John Edward Sharman

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John Edward Sharman, DSC and Bar and Croix de guerre (11 September 1892 – 22 July 1917) was a Canadian flying ace in World War I credited with eight victories.

Early life[edit]

Sharman was born in Oak Lake, Manitoba, to Thomas Higgins Sharman and Frances A. Sharman. He was the oldest child in his family, followed by his younger sister Beverly and his younger brother Thomas. He attended university in Toronto, where he studied to become a mining engineer. His father had served in the 90th Winnipeg Rifles during the North-West Rebellion of 1885 and then as a member of the militia with the 12th Manitoba Dragoons.

World War I[edit]

Sharman joined the Royal Naval Air Service on 3 February 1916 and served with 3 Wing until its disbandment in April 1917. Flying Sopwith 1½ Strutter aircraft, he participated in at least twenty-nine raids and claimed one enemy aircraft destroyed. Sharman was cited by the French General Castelnau for services in eleven of these raids, notably two raids on the same day on Freiburg and was awarded the Croix de guerre.[1]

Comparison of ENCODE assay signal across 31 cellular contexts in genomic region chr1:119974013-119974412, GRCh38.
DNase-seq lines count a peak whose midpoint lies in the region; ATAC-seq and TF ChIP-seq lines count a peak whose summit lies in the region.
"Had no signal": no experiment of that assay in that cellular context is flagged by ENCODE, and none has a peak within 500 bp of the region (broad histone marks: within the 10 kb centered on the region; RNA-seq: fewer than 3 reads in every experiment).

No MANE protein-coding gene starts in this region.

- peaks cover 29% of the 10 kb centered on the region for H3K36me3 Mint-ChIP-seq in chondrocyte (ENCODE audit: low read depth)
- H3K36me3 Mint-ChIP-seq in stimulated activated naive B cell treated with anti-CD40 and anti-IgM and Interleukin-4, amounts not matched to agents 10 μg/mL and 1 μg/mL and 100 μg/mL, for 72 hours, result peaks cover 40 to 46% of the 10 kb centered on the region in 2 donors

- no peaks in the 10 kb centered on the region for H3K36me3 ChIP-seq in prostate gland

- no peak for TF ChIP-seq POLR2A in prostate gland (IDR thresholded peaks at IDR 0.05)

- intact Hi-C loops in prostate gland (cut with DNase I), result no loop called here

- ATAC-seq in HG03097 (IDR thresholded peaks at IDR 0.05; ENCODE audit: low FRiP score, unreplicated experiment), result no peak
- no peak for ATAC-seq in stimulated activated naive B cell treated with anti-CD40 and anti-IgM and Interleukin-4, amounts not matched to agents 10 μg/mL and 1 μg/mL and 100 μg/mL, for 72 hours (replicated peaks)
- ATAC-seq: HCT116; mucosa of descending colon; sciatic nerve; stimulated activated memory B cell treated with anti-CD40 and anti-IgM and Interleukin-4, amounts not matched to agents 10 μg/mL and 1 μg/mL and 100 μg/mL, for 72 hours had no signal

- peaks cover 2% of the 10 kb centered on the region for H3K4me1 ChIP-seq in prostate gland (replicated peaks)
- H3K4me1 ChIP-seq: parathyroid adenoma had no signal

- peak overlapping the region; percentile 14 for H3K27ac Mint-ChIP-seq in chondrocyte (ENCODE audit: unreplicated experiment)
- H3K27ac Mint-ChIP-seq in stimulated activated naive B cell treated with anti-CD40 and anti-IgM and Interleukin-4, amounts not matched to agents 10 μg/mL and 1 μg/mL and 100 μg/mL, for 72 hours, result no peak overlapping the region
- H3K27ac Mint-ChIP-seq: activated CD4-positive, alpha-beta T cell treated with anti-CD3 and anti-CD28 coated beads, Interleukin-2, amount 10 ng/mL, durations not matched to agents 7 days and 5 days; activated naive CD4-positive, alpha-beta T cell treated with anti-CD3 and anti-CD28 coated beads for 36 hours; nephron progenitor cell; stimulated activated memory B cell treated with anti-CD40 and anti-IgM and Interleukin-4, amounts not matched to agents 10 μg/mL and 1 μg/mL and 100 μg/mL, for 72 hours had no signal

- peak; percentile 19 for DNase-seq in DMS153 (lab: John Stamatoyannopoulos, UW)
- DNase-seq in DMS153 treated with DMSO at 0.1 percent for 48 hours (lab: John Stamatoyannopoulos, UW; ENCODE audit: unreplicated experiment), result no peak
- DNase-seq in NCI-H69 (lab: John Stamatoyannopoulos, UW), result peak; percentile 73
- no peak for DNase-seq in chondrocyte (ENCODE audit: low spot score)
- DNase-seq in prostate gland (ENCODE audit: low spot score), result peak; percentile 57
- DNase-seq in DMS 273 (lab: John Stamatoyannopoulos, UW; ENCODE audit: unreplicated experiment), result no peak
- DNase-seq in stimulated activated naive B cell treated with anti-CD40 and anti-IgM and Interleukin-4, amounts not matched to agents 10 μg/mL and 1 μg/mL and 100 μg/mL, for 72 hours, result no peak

From 1 May 1917, Sharman was posted to form part of the nucleus of 10(N) Squadron, flying Sopwith Triplanes; his flight commander was the notable Canadian ace Raymond Collishaw. In June and July 1917, Sharman claimed seven victories and became a flight commander on 9 July 1917.

On 22 July 1917, Sharman and the rest of C Flight set off for a morning patrol at around 0725 hrs.[2] His flight was patrolling the area between Ypres ad Messines when they encountered scouts from JG1. As he engaged the first aircraft, his Triplane suffered a direct hit from anti-aircraft fire, probably from Flak Batterie 503. John Sharman is commemorated on the Arras Memorial to the Missing.[3] During the same dogfight, FLt J. Page was shot down and killed by Ltn Otto Brauneck.[4] They were both shot down in the same area around Comines-Warneton, Belgium. Sharman and Page are buried side by side at Pont-Du-Hem Military Cemetery, La Gorgue, France.[5] Sharman had no offspring.

References[edit]

  1. ^ O'Connor, M.Airfields & Airmen – Ypres. Leo Cooper, 2001. p.105 ISBN 0-85052-753-8
  2. ^ The National Archives, 10- Naval Squadron, Squadron Record Book- AIR 1/45/1/9/2/
  3. ^ Shores, C., Franks, N., Guest, R. Above the Trenches. Grub Street, 1990. p.335 ISBN 0-948817-19-4
  4. ^ Kilduff, P. Richthofen: Beyond the Legend of the Red Baron, Brockhampton Press, 1993. p. 139 ISBN 1-86019-990-9
  5. ^ http://www.cwgc.org/search/casualty_details.aspx?casualty=597239